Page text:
On Tuesday 29th March the Designplaftorm Flanders was officially launched at the well-attended first Design Summit of Flanders.
Following an opening interview with Bernard de Potter, General Director of The Enterprise Agency in Flanders, Kris Peeters, Minister-President of the Flemish Government and Minister of Economy, Ingrid Leiten, Viceminister-president of the Flemish Government and Minister of Innovation and Joke Schauvliege, Flemish Minister of Environment, Nature and Culture, agreed to support and facilitate the development of the design platform. At the close of the event, they witnessed the six participating design organisations together signing the Charter for the Designplatform Flanders.
The Charter can be found here and the six partners of the Designplatform Flanders can be found here.
The vision of the Designplatform Flanders as stated at the event, (and translated here very roughly from the Dutch), is:
To position design as an essential means for the transformation of Flanders into a creative, competitive, multi-faceted and human knowledge economy, in order to create in a permanent manner, prosperity, employment and a friendly society within the context of the global challenges.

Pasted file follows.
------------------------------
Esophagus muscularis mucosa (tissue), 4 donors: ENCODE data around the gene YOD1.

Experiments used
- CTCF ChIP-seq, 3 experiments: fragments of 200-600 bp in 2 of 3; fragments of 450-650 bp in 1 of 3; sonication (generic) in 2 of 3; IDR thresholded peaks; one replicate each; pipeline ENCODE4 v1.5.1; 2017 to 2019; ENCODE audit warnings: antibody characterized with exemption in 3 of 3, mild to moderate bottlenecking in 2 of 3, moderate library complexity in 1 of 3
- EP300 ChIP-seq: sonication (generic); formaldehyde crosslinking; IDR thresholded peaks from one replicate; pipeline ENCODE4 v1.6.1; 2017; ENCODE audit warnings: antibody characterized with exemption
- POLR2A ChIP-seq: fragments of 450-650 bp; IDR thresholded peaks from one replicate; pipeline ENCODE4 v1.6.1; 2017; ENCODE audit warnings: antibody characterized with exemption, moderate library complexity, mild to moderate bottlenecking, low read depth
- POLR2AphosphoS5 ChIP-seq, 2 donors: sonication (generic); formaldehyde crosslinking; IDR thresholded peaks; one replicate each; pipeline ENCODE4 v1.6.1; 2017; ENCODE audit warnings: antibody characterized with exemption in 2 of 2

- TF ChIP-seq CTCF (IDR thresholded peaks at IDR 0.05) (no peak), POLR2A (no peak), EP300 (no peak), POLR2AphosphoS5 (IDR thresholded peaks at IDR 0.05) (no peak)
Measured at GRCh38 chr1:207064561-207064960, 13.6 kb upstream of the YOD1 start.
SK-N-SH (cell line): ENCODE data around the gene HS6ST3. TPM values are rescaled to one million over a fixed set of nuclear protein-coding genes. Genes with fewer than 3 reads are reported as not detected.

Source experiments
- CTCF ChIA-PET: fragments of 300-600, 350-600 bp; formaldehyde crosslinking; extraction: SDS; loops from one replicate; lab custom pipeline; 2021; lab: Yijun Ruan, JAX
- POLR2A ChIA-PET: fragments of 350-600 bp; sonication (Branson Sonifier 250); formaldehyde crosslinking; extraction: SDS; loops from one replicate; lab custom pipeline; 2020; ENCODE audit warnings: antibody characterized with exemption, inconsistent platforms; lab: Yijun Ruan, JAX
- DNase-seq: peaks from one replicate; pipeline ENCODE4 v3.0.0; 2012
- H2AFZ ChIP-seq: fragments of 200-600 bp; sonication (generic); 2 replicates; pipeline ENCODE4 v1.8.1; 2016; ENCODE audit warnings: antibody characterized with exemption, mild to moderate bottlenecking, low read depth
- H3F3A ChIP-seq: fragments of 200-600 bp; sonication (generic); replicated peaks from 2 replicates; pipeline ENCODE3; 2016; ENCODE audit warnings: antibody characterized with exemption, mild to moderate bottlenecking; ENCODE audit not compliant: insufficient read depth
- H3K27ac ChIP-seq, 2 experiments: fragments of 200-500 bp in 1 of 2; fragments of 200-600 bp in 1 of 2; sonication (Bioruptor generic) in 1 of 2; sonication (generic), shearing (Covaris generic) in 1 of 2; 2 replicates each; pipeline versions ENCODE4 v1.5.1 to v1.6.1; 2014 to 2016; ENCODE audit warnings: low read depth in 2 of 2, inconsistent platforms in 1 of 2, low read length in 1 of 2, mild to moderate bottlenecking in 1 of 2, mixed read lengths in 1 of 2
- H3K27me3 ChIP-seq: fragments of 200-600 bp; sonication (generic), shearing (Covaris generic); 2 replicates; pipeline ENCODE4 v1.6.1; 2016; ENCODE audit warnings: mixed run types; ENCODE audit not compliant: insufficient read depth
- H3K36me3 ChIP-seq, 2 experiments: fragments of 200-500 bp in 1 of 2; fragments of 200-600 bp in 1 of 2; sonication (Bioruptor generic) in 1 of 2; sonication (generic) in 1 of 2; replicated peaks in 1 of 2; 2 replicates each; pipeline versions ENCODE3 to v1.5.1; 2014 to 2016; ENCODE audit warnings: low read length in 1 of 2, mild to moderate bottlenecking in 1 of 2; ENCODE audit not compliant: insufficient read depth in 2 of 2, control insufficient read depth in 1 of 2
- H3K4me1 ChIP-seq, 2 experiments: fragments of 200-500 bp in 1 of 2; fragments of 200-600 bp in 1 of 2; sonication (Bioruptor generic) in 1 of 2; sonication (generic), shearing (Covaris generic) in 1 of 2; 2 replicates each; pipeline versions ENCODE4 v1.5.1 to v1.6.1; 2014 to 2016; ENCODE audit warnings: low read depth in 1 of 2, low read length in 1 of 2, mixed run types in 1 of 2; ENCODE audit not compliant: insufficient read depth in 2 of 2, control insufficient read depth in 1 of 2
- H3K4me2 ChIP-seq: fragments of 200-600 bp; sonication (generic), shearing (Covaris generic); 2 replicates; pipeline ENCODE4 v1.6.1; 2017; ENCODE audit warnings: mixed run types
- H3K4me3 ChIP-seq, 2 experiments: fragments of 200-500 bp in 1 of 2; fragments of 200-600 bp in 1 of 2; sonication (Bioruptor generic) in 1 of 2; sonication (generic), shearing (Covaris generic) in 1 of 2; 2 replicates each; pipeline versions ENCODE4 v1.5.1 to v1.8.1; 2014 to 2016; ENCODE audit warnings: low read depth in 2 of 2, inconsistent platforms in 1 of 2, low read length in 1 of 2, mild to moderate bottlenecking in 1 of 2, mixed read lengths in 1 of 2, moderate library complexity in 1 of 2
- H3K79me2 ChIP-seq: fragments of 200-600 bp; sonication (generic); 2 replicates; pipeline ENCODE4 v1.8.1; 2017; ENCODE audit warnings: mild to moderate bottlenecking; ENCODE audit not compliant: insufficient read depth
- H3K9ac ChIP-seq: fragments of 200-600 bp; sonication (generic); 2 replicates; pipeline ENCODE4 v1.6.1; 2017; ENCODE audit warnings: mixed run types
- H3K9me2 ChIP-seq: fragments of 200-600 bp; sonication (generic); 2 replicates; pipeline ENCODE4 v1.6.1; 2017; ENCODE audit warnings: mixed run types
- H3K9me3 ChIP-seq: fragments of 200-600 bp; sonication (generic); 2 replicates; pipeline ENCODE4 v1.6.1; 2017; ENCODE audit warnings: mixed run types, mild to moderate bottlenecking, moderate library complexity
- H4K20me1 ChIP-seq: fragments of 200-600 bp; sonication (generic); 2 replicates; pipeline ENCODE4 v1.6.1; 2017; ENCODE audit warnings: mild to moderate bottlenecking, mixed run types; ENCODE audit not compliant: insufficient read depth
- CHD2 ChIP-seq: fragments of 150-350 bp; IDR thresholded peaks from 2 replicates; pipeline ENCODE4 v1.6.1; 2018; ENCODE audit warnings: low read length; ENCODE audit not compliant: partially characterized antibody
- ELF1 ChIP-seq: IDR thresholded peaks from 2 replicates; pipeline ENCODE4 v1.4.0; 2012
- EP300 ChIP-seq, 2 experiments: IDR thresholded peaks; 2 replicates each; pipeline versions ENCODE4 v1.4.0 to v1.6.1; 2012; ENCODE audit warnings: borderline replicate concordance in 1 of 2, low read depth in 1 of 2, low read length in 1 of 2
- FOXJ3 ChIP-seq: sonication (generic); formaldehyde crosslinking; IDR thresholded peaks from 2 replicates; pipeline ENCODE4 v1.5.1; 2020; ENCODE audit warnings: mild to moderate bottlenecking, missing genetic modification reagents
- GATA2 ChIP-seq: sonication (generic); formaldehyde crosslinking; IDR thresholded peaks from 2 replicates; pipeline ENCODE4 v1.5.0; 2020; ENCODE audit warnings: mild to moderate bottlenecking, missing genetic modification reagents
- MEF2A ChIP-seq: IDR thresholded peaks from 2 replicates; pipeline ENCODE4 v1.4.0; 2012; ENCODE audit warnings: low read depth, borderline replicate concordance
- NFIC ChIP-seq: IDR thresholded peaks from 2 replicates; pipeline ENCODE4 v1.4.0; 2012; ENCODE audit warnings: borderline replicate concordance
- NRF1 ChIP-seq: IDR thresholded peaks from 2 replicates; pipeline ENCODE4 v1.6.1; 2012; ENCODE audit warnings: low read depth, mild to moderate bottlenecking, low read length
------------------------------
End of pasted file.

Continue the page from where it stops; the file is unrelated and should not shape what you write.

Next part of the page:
I had the honour to be invited to the stage during the ceremony to speak briefly about the first workshops, as well as the positioning of the initiative in an international design policy context. I referred for example, to the founding members that catalysed the creation of the Hong Kong Design Centre; the ‘One-Voice’ workshop which I ran some years ago in South Africa with the Design Institute.
In many countries, design organisations are numerous and fragmented. Flanders is taking a lead position in showing how organisations can come together to inspire new synergies that position themselves more powerfully internationally and create a clearer focus for design and design thinking for their own governments, industry and society.
I also took the opportunity to refer to the way in which DESIGN CONNECT's facilitation of meticulously planned visioning workshops, (rooted in learning theory and design methods), can help a diverse range of participants to find their 'common ground' from where they can then springboard to new forms of conversation that would have previously been difficult to achieve.
Even now, at the time of its launch only one year after the original visioning workshops, the Designplatform Flanders has already achieved something remarkable.
It has galvanised the Flanders’ government to commit to design as an important and integral aspect of economic growth and social wellbeing, (particularly in a time of recession). And this was evidenced by the willingness of three senior Ministers to witness the signing of the Charter and publicly, through impressive speeches, to commit themselves and their departments to supporting and fostering design as a strategic tool for growth and well being in Flanders.
There is still much for the platform partners to do over the coming months, but the mandate is clear and the ground has been set.
I congratulate all the participants on the journey travelled so far and wish the Designplatform Flanders every success as it moves to its next stage of development.
The press release (in Dutch) can be downloaded here